AP

EXPLAINER: How alleged plot exploited pandemic to net $250M

Sep 20, 2022, 2:31 AM | Updated: Sep 21, 2022, 1:20 am

U.S. Attorney Andy Luger today announces a significant COVID-related fraud case based in Minnesota ...

U.S. Attorney Andy Luger today announces a significant COVID-related fraud case based in Minnesota Tuesday, Sept. 20, 2022 Minneapolis, Minn. (Glen Stubbe/Star Tribune via AP)

(Glen Stubbe/Star Tribune via AP)

MINNEAPOLIS (AP) — The Department of Justice has charged 48 people in Minnesota in what prosecutors have called a $250 million scheme to defraud a federal meals program.

Prosecutors said just a fraction of the money went toward feeding kids, with the rest laundered through shell companies and spent on property, luxury cars and travel.

Here’s a look at how the alleged scheme worked, according to court documents:

ROOTS OF THE ALLEGED SCHEME

The defendants are accused of targeting federal child nutrition programs that provide free meals to low-income children and adults. The money comes from the U.S. Department of Agriculture, with oversight from state governments. In Minnesota, the funds are administered by the state Department of Education, with meals historically provided to kids through schools and day care centers. Sites that serve the food are sponsored by authorized public or nonprofit groups.

Some standard program requirements were relaxed during the COVID-19 pandemic; for-profit restaurants were allowed to participate, and food could be distributed outside educational programs.

Minnesota U.S. Attorney Andy Luger said Tuesday that a small group of people came up with a plan to exploit the relaxed rules and steal tens of millions of dollars by falsely claiming they were providing food to children.

Others soon joined, and the scheme grew to become what Luger called the largest pandemic-related fraud in the U.S.

HOW IT ALLEGEDLY WORKED

Several companies applied to provide meals to low-income children, many using Feeding Our Future as a sponsor to seek funding, according to court documents.

Authorities allege Feeding our Future employees recruited others to open program sites across Minnesota that inflated the number of children and meals they were serving, or didn’t serve any at all. The nonprofit then submitted false claims for reimbursement, receiving an administrative fee of 10% to 15% in addition to kickbacks from people who wanted to join the scheme, the charges allege.

The charges say the scheme used shell companies that falsified invoices showing meals were served and submitted fake attendance rosters purporting to list the names and ages of children being fed each day.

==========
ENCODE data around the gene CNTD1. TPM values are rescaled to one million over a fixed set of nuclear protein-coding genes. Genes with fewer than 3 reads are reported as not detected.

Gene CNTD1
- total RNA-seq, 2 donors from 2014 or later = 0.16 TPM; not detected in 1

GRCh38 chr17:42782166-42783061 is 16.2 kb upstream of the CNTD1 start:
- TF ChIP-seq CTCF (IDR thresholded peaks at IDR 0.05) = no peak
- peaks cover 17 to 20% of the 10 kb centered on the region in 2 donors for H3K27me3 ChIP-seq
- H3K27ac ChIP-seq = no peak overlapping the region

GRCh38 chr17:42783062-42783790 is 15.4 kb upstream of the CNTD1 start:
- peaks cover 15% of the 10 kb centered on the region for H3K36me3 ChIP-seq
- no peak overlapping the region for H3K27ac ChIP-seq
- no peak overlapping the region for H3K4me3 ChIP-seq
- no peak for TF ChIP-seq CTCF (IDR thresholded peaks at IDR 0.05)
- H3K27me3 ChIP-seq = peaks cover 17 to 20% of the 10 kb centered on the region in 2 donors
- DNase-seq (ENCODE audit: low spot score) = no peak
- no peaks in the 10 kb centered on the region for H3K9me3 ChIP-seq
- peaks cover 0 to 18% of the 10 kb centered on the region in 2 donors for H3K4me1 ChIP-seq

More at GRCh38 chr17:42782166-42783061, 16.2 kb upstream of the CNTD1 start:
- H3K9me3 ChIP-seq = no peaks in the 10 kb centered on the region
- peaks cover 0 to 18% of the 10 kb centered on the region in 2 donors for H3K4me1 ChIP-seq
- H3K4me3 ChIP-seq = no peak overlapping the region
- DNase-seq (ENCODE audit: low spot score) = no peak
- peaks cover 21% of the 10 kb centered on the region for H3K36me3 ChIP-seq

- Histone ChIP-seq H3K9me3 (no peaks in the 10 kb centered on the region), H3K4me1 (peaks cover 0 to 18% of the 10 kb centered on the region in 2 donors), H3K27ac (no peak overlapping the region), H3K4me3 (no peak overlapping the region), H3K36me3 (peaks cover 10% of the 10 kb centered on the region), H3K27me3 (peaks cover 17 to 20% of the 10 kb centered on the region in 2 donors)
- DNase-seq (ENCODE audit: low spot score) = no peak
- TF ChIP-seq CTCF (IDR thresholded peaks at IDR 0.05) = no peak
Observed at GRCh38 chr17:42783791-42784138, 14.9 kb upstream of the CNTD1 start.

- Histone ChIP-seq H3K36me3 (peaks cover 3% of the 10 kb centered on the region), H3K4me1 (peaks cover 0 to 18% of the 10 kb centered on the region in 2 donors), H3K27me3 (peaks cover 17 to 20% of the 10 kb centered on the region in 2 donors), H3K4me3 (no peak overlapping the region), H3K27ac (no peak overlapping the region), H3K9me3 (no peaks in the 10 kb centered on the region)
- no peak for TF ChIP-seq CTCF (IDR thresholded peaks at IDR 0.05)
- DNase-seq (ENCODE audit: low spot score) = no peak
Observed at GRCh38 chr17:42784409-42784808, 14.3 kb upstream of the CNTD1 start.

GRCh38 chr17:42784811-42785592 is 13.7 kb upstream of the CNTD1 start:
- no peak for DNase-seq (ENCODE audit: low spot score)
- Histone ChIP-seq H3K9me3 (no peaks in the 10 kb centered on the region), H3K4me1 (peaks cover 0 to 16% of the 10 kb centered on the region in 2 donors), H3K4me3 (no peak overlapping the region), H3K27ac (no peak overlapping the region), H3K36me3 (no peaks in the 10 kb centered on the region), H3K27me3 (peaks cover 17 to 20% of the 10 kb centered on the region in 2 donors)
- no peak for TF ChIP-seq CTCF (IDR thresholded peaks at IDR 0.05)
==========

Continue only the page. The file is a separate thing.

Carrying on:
The FBI says one company claimed to be serving meals to 300 kids a day in January 2021. By February 2021, the group claimed it was providing daily meals for 3,290 children. In all, the group got $3.6 million in reimbursements in 2021, according to an FBI affidavit. Nearly that much was deposited into its bank account, then most of it went to another company. Little was used to buy food.

FEEDING OUR FUTURE

Feeding Our Future was formed in 2016 to help poor and minority communities secure federal food program funding. The nonprofit quickly became the largest independent sponsor of such programs in Minnesota.

Founder Aimee Bock told the Star Tribune this year that she employed 65 staff members who spoke 17 languages, and was working with 140 subcontractors to distribute 100,000 meals a day to Minnesota children.

An FBI affidavit traced the nonprofit’s rising reimbursements: $307,000 in 2018, $3.45 million in 2019, $42.7 million in 2020 and $197.9 million in 2021.

Bock said she never stole money and saw no evidence of fraud among her subcontractors. Feeding Our Future was dissolved in February.

POSSIBLE RED FLAGS

Court documents say the Department of Education grew concerned about the rapid growth in reimbursements and the number of sites sponsored by Feeding Our Future. The department said it reached out to the USDA in the summer of 2020 and began scrutinizing the nonprofit’s site applications. In one case, the agency denied an application for a group that claimed in March 2021 it was serving an after-school snack and supper to 5,000 kids a day; the FBI characterized this as “an exceedingly large number of children.”

The Department of Education went to the FBI in April 2021, and the FBI began investigating the following month. Last January, officers raided several properties including Feeding Our Future’s offices and Bock’s home.

Feeding Our Future received $244 million in federal reimbursements through the food nutrition programs between 2018 and 2021, the FBI said. Department of Education data puts the nonprofit’s total reimbursements at $268.4 million in the same years.

Charging documents made public Tuesday say Feeding our Future fraudulently obtained and disbursed more than $240 million in program funds during the pandemic.

Prosecutors say almost none of the money went to feed children, but was instead used to buy real estate, cars, and other luxury items including a half-million-dollar apartment in Kenya, lakeside homes in Minnesota, expensive trips and multiple properties in Minneapolis.

OTHER LEGAL BATTLES

After the Department of Education increased its scrutiny, Feeding Our Future sued the agency in November 2020. Feeding Our Future alleged discrimination, among other things, saying many of the groups it works with are in minority communities.

By December 2020, the Department of Education stopped approving new site applications for Feeding Our Future. By the following March, the department halted all payments to the group. But in April 2021, a state judge ruled that the agency didn’t have the authority to stop payments and ordered that the reimbursements continue. The case was dismissed after the FBI investigation became public in January.

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EXPLAINER: How alleged plot exploited pandemic to net $250M